Guest Author - Lisa Pinkus
“Let My people go so that they may serve Me.”
When we read this line in the Book of Exodus (9:13), our entire notion of liberation is altered. The first four words are what most of us are familiar with. Those are the words that make it into the catchy songs and the movies and the school-age explanations of the Passover holiday.
When we read the sentence in its entirety, its meaning becomes more complicated. Are we set free so that we are able to serve? Were we really set free? Did we leave the physical confines of slavery in order to become spiritual slaves? Is the Festival of Liberation - a celebration of freedom – really about the freedom to serve G-d? (not that that’s a bad thing)
After more than four hundred years of slavery, one does not simply become free. There are habits to break, expectations to change, and new patterns of living to learn. There is a process of moving from physical liberation to spiritual redemption. This is what takes place while we are traveling through the desert, arriving at Sinai prepared to accept a life lived with Torah.
One may look at the vast number of Jewish laws and commandments and see restriction, regulation, and constraint. From order and discipline, however, freedom is born. How does the story of the Exodus, the modern day observance of Passover, and Jewish law intertwine in a powerful teaching of restraint and liberty?
According to the Oxford American Dictionaries, discipline is “the practice of training people to obey rules or a code of behavior”. Discipline is a process. It requires commitment, dedication, and practice. That there exists freedom within discipline is one of the paradoxes of Judaism and of life itself.
From the writings of Dan Millman, author of The Way of the Peaceful Warrior, we learn much about the relationship between discipline and freedom. He tells us that self-control is the greatest expression of freedom. “Discipline,” he says, “is the surest means to greater freedom and independence; it provides the focus to achieve the skill levels and depth of knowledge that translates into more options in life.”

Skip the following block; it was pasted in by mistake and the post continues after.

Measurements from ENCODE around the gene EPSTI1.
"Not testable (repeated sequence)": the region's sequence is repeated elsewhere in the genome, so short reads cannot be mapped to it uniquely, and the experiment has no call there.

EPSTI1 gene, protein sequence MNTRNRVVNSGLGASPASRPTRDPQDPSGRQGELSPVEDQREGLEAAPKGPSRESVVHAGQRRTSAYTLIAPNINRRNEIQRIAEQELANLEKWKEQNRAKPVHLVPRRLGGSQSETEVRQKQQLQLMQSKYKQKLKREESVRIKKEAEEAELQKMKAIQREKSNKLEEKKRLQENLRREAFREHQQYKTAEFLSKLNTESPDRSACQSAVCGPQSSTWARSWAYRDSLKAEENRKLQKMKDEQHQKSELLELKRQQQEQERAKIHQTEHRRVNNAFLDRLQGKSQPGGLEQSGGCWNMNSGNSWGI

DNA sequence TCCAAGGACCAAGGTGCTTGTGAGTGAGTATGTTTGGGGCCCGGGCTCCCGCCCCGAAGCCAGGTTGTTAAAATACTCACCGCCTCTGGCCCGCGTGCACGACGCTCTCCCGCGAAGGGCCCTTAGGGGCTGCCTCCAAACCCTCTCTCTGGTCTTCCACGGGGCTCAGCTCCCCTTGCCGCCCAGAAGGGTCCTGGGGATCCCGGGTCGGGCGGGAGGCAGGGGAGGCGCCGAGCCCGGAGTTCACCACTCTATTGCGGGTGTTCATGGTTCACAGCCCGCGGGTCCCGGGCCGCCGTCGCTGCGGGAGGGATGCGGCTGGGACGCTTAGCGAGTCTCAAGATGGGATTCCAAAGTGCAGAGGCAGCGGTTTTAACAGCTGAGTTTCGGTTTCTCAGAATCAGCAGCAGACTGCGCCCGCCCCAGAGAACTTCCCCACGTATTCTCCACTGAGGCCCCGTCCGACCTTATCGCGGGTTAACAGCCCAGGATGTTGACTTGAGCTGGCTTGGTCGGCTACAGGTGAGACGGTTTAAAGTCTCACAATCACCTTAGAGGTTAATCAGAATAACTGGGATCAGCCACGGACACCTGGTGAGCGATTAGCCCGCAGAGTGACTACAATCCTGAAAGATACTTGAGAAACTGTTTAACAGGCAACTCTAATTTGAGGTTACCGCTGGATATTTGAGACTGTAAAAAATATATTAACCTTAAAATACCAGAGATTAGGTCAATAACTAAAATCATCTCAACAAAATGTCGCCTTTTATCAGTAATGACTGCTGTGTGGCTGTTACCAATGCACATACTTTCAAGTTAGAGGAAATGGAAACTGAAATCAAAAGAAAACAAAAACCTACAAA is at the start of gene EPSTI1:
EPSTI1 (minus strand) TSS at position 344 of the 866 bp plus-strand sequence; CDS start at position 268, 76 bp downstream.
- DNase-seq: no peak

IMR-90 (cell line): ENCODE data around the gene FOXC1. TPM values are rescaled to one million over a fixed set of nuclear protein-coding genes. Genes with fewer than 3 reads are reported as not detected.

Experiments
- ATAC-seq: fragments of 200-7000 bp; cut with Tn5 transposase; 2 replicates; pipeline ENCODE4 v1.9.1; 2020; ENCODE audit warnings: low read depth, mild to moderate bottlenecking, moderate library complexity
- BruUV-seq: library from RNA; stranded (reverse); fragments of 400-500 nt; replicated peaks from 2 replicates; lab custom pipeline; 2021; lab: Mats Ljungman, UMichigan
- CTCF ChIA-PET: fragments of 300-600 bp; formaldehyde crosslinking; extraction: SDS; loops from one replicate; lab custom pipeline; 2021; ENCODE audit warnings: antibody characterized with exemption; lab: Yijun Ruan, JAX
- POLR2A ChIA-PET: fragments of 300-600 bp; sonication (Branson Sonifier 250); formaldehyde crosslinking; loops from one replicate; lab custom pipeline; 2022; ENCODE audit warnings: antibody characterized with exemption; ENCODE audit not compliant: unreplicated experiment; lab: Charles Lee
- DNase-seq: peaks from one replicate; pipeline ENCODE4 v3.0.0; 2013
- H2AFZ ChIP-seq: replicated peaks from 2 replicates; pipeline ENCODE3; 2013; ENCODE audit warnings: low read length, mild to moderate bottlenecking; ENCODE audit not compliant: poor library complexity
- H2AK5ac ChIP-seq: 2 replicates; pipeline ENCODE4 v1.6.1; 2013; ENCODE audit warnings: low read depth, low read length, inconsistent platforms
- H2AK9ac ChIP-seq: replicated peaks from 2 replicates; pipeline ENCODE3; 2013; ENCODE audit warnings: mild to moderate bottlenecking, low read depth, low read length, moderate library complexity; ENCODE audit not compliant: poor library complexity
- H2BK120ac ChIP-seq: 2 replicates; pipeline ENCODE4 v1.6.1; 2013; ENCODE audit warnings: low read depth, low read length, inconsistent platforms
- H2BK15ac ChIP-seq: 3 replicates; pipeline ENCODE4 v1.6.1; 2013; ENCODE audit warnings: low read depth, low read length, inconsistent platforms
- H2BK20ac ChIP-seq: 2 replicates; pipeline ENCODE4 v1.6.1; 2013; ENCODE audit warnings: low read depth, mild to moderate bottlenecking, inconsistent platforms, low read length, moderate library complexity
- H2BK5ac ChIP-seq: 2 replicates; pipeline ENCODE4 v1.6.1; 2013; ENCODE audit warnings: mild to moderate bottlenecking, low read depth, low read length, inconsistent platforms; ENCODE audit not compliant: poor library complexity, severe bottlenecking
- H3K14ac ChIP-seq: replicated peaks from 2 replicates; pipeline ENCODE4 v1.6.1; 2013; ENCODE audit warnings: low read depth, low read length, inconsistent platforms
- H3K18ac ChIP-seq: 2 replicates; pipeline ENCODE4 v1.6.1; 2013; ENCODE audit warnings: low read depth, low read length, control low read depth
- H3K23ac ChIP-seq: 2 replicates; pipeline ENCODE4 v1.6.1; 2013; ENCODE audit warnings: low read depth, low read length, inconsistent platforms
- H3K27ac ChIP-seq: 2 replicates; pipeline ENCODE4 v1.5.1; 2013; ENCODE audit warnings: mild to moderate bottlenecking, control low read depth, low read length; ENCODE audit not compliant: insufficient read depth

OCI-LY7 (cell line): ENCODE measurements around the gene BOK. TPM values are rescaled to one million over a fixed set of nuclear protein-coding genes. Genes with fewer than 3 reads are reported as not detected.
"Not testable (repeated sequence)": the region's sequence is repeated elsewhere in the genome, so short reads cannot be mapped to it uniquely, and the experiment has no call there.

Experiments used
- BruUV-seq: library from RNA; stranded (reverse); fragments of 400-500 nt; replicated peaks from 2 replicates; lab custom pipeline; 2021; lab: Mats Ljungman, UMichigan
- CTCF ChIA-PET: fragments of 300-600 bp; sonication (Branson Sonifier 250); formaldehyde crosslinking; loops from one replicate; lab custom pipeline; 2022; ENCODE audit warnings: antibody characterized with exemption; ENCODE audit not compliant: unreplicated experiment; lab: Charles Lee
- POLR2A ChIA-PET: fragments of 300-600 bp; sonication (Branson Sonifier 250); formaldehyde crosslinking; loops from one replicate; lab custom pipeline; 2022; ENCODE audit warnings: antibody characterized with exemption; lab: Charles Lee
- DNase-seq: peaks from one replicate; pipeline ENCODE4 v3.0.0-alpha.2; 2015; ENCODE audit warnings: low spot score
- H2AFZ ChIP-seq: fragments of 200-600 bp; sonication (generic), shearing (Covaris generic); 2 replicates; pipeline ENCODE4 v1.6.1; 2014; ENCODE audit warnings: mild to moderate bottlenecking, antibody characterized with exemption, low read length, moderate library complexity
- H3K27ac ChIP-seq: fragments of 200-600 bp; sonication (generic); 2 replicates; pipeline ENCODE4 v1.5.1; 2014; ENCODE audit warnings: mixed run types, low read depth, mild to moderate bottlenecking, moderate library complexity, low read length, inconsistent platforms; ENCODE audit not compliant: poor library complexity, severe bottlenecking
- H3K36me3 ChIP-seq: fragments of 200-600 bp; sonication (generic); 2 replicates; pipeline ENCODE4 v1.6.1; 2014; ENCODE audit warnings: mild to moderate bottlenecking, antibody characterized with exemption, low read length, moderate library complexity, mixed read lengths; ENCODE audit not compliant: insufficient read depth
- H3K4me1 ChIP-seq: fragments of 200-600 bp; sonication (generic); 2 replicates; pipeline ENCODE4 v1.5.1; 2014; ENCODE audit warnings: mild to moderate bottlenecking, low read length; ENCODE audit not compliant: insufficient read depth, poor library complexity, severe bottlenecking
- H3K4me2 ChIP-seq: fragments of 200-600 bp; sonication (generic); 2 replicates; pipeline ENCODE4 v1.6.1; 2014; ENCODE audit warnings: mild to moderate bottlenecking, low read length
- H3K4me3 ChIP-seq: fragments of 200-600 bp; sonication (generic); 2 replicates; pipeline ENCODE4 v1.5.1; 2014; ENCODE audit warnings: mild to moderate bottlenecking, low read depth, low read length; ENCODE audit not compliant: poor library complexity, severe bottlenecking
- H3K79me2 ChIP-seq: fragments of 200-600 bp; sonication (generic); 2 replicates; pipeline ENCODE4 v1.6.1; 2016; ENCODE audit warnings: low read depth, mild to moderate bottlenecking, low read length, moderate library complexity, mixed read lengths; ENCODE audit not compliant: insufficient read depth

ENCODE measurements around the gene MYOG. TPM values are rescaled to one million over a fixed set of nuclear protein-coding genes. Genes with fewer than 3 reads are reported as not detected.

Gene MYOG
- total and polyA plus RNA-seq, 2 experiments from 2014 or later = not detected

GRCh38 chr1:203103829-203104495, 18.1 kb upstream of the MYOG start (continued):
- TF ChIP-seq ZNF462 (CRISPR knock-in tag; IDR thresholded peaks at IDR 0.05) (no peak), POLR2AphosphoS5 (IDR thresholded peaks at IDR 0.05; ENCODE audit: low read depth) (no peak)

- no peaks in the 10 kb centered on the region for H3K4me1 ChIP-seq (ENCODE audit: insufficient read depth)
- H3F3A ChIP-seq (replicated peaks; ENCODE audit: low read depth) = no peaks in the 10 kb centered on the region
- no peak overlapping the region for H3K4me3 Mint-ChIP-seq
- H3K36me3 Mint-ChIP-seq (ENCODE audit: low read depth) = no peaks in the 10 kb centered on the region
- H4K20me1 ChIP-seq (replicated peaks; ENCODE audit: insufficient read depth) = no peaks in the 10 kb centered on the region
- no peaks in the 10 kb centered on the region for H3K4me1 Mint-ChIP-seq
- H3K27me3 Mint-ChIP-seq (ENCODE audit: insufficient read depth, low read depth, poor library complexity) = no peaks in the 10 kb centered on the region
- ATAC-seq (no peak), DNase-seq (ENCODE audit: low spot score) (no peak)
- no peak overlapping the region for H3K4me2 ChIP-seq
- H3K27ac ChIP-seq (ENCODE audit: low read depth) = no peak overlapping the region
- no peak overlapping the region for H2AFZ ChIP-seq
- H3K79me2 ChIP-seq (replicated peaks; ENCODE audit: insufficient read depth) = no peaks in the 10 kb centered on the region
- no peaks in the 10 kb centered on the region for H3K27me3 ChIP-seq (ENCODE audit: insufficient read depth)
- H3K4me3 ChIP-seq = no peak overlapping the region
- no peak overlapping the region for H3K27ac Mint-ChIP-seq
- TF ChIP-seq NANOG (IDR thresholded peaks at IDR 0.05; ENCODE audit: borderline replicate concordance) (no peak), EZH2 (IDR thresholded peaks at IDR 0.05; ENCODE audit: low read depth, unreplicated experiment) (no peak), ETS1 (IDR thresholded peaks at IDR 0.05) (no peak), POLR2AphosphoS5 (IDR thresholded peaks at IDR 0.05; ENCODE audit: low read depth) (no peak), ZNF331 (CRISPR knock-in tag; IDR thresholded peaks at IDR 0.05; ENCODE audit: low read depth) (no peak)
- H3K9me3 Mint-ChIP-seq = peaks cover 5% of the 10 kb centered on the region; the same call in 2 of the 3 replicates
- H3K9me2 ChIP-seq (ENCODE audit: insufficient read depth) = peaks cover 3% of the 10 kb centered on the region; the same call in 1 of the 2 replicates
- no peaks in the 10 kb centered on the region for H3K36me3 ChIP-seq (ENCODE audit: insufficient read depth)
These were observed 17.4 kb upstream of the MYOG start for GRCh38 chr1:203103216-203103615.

If we view Judaism in this way, then Jewish ritual and Jewish law are the guidelines by which we are to exert our self-control. This endeavor of commitment is what leads us to a freedom of the highest sort.
Each year at Passover, Jewish families gather around tables and embark on the retelling of a journey from slavery to freedom. Passover is – both – a physical retelling and a spiritual beginning. Each year, we experience it anew.
As we tell the story of slavery, we tell it as though we had experienced it ourselves. This year, take the story a step further and apply the lessons to modern day life. Spend some moments contemplating those things that are currently enslaving you. Imagine breaking free from a habit or a part of your life that needs to be released.
As you examine the areas of your life that are suppressing, take another moment to assess the spaces in your life that could use a bit more discipline. How will self-restraint enable you to break the bad habit? How does self-control allow you to live a life according to your values? How will discipline help you to make every action and every decision count?
Freedom is a central theme in the story of Passover. We learn that freedom does not necessarily mean doing whatever you want, whenever you want, and however you want (a lesson parents work hard to teach their children). With freedom, comes the need for rules, guidelines, and self-restraint. Passover provides us with an opportunity to explore how the enigma of freedom will unfold in our lives.